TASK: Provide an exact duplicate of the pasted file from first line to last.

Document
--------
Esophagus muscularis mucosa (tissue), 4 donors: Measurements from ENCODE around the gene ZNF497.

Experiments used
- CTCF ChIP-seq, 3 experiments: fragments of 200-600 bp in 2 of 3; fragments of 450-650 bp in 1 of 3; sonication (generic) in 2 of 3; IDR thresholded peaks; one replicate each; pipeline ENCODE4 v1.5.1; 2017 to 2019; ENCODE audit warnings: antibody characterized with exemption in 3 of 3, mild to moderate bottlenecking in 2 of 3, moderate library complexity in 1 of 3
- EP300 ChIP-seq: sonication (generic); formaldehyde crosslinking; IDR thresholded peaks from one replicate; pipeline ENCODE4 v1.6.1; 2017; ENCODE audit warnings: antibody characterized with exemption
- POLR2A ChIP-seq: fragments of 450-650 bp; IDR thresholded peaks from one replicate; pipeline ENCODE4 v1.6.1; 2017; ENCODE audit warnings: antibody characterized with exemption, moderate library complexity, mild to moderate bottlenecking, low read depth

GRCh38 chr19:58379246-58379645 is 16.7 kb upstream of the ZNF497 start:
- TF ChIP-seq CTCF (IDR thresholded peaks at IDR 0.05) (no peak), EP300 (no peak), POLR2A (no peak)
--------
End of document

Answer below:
Esophagus muscularis mucosa (tissue), 4 donors: Measurements from ENCODE around the gene ZNF497.

Experiments used
- CTCF ChIP-seq, 3 experiments: fragments of 200-600 bp in 2 of 3; fragments of 450-650 bp in 1 of 3; sonication (generic) in 2 of 3; IDR thresholded peaks; one replicate each; pipeline ENCODE4 v1.5.1; 2017 to 2019; ENCODE audit warnings: antibody characterized with exemption in 3 of 3, mild to moderate bottlenecking in 2 of 3, moderate library complexity in 1 of 3
- EP300 ChIP-seq: sonication (generic); formaldehyde crosslinking; IDR thresholded peaks from one replicate; pipeline ENCODE4 v1.6.1; 2017; ENCODE audit warnings: antibody characterized with exemption
- POLR2A ChIP-seq: fragments of 450-650 bp; IDR thresholded peaks from one replicate; pipeline ENCODE4 v1.6.1; 2017; ENCODE audit warnings: antibody characterized with exemption, moderate library complexity, mild to moderate bottlenecking, low read depth

GRCh38 chr19:58379246-58379645 is 16.7 kb upstream of the ZNF497 start:
- TF ChIP-seq CTCF (IDR thresholded peaks at IDR 0.05) (no peak), EP300 (no peak), POLR2A (no peak)